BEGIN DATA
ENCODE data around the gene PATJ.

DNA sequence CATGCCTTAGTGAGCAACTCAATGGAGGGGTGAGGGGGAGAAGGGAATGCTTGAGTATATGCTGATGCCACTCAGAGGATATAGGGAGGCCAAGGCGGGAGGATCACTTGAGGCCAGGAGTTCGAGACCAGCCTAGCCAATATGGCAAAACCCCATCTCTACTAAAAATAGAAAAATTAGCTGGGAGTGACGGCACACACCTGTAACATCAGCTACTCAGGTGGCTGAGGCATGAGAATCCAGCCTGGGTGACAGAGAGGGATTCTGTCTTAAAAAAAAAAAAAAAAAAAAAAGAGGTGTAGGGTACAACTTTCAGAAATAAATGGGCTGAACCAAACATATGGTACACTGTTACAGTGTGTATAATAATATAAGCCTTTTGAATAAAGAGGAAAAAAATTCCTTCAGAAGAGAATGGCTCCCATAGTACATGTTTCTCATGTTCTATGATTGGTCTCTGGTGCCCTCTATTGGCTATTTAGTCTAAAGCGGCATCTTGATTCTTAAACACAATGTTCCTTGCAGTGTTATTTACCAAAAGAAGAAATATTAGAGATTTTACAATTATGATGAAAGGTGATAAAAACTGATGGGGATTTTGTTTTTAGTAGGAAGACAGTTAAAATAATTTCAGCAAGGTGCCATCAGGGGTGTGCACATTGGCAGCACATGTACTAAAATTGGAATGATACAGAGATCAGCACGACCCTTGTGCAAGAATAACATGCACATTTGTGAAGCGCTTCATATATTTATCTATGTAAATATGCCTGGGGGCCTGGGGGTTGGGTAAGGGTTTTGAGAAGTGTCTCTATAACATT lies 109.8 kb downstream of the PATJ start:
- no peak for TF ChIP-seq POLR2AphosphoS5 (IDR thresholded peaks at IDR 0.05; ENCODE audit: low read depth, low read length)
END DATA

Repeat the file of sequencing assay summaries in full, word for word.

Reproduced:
ENCODE data around the gene PATJ.

DNA sequence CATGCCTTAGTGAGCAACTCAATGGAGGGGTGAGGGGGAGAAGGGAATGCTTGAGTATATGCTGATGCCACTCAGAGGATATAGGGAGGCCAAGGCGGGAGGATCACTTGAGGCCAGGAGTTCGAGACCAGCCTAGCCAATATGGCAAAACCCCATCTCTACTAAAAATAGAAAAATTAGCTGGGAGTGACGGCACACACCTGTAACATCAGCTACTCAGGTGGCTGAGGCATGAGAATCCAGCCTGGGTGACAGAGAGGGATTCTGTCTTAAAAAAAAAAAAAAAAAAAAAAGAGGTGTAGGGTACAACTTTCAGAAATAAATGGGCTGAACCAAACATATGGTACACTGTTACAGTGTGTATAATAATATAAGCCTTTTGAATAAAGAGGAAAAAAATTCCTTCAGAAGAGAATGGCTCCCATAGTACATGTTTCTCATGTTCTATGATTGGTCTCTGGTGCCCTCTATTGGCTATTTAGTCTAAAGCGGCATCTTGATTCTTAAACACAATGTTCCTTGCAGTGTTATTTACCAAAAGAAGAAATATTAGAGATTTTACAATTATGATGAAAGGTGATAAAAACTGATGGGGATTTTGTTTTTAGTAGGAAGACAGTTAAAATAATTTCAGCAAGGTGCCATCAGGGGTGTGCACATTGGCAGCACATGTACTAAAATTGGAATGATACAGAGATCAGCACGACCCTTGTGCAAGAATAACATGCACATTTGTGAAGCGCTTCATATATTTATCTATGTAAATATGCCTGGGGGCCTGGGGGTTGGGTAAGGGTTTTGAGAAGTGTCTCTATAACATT lies 109.8 kb downstream of the PATJ start:
- no peak for TF ChIP-seq POLR2AphosphoS5 (IDR thresholded peaks at IDR 0.05; ENCODE audit: low read depth, low read length)